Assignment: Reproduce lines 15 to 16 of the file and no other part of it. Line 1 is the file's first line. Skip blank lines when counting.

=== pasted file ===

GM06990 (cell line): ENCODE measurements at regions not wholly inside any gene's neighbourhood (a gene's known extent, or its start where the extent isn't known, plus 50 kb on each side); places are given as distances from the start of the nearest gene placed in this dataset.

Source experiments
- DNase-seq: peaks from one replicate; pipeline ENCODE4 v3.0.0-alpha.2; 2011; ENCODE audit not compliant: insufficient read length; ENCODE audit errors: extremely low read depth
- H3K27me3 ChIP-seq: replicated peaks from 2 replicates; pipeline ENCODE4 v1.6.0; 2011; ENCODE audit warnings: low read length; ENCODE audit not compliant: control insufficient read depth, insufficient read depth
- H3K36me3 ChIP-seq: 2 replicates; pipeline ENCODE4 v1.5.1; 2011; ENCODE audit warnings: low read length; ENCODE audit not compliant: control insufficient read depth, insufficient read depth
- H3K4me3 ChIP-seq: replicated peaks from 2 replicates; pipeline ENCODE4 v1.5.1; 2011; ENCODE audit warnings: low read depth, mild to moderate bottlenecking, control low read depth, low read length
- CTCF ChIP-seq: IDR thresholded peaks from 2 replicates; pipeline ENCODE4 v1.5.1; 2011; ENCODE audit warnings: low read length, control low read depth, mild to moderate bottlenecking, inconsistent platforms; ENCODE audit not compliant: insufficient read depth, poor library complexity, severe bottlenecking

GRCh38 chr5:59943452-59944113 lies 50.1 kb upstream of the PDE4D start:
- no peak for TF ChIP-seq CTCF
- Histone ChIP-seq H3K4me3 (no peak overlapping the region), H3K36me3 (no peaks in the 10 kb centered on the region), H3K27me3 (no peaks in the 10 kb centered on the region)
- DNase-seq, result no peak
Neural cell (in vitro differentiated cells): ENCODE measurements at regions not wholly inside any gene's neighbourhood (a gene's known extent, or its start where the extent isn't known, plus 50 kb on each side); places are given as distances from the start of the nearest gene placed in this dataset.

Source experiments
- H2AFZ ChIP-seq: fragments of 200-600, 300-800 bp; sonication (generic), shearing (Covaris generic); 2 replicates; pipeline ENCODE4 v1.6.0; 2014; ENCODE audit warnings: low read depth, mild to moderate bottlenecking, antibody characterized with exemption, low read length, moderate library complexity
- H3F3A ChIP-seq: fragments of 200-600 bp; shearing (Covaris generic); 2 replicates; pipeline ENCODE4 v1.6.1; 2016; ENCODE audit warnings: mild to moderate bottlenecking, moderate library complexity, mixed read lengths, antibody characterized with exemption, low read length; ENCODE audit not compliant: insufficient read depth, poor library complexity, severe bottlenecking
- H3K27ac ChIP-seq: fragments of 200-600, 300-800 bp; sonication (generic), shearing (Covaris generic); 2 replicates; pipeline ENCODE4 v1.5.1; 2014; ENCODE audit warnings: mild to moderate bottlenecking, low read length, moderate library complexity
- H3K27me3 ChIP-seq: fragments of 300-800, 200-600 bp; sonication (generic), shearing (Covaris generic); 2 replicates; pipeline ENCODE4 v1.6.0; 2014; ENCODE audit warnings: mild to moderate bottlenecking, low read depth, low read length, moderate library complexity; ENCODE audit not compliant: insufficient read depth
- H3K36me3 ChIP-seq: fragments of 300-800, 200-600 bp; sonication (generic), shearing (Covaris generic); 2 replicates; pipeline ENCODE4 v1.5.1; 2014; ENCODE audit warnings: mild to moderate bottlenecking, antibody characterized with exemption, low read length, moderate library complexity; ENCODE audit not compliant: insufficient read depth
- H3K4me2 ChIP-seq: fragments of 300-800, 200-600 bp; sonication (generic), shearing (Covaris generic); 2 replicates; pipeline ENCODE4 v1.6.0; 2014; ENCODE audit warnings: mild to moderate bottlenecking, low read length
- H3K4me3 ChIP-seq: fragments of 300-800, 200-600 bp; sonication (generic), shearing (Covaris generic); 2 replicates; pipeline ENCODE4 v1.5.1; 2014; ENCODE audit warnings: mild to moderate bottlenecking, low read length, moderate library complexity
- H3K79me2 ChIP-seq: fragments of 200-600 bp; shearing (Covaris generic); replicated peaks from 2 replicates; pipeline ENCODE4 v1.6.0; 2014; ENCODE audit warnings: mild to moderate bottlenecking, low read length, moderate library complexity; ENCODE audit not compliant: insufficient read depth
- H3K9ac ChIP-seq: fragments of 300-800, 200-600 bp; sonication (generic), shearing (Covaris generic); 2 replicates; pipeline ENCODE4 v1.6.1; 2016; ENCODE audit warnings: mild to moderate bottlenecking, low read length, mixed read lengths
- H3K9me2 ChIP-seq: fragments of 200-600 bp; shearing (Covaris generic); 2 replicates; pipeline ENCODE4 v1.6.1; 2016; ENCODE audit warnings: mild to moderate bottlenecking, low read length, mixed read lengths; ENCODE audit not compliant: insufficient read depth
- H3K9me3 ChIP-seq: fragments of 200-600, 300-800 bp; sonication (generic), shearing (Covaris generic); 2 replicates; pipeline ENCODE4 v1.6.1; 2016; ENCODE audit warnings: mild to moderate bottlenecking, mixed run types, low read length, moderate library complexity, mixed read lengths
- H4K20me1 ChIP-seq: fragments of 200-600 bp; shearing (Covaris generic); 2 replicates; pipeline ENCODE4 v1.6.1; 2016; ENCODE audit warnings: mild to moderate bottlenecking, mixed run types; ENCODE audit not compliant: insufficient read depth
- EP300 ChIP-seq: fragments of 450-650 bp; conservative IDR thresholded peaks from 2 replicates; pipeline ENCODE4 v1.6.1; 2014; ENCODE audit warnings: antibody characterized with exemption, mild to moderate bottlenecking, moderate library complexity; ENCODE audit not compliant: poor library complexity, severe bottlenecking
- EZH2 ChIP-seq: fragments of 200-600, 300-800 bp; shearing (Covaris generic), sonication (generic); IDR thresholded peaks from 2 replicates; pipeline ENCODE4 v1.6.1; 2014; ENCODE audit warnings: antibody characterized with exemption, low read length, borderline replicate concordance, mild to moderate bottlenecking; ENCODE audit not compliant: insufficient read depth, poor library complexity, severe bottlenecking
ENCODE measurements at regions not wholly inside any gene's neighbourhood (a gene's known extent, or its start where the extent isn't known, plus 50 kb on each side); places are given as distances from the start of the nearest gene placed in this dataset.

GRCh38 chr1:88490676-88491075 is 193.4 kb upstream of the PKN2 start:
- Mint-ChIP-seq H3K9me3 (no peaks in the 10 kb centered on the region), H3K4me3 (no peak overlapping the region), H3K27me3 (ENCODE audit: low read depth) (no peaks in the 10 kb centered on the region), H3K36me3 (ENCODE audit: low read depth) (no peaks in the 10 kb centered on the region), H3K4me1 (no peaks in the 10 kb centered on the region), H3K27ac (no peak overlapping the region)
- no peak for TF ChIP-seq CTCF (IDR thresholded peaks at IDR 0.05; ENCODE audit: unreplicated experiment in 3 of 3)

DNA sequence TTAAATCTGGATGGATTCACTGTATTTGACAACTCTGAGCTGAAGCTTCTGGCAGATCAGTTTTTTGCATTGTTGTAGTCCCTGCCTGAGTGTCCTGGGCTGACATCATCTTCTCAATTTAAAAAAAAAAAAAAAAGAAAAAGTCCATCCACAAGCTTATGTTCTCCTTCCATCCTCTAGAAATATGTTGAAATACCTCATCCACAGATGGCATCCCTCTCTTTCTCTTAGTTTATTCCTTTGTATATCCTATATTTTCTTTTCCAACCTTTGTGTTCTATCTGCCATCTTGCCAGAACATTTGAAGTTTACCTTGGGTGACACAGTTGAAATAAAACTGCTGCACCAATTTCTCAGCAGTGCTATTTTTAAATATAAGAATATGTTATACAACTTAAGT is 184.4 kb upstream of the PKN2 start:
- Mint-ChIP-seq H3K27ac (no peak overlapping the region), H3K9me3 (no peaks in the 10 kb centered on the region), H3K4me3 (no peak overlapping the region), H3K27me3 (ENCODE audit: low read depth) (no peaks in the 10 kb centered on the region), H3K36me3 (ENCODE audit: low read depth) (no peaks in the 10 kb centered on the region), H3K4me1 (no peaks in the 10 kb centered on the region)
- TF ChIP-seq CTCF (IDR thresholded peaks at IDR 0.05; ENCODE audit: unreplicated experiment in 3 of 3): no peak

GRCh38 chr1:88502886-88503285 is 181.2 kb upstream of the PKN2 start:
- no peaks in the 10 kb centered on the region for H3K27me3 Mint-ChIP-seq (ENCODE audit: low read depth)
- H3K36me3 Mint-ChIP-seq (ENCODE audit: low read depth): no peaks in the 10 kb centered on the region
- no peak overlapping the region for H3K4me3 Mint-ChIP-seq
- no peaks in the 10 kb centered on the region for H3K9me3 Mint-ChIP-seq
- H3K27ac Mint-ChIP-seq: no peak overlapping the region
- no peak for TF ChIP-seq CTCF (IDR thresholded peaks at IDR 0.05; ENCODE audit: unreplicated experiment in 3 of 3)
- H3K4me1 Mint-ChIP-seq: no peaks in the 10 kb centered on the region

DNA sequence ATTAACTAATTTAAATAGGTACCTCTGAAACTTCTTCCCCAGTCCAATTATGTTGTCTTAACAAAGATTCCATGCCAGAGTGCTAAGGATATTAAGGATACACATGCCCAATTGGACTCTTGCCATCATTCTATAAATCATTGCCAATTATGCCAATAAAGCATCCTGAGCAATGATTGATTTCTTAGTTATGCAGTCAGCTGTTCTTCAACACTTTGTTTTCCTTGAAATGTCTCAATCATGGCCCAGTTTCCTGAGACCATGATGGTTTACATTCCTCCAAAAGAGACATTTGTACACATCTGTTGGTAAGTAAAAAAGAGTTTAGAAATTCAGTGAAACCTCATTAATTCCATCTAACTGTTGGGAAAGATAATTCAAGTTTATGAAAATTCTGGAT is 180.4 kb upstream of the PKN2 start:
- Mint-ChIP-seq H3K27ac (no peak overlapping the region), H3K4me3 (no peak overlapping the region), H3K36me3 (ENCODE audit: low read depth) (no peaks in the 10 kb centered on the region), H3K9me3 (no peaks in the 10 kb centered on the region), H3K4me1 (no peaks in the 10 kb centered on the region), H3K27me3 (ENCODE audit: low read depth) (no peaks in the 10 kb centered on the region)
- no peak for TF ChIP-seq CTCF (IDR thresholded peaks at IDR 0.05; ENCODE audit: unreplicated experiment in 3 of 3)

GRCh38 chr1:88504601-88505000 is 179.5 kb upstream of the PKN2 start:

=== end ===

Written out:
- H3F3A ChIP-seq: fragments of 200-600 bp; shearing (Covaris generic); 2 replicates; pipeline ENCODE4 v1.6.1; 2016; ENCODE audit warnings: mild to moderate bottlenecking, moderate library complexity, mixed read lengths, antibody characterized with exemption, low read length; ENCODE audit not compliant: insufficient read depth, poor library complexity, severe bottlenecking
- H3K27ac ChIP-seq: fragments of 200-600, 300-800 bp; sonication (generic), shearing (Covaris generic); 2 replicates; pipeline ENCODE4 v1.5.1; 2014; ENCODE audit warnings: mild to moderate bottlenecking, low read length, moderate library complexity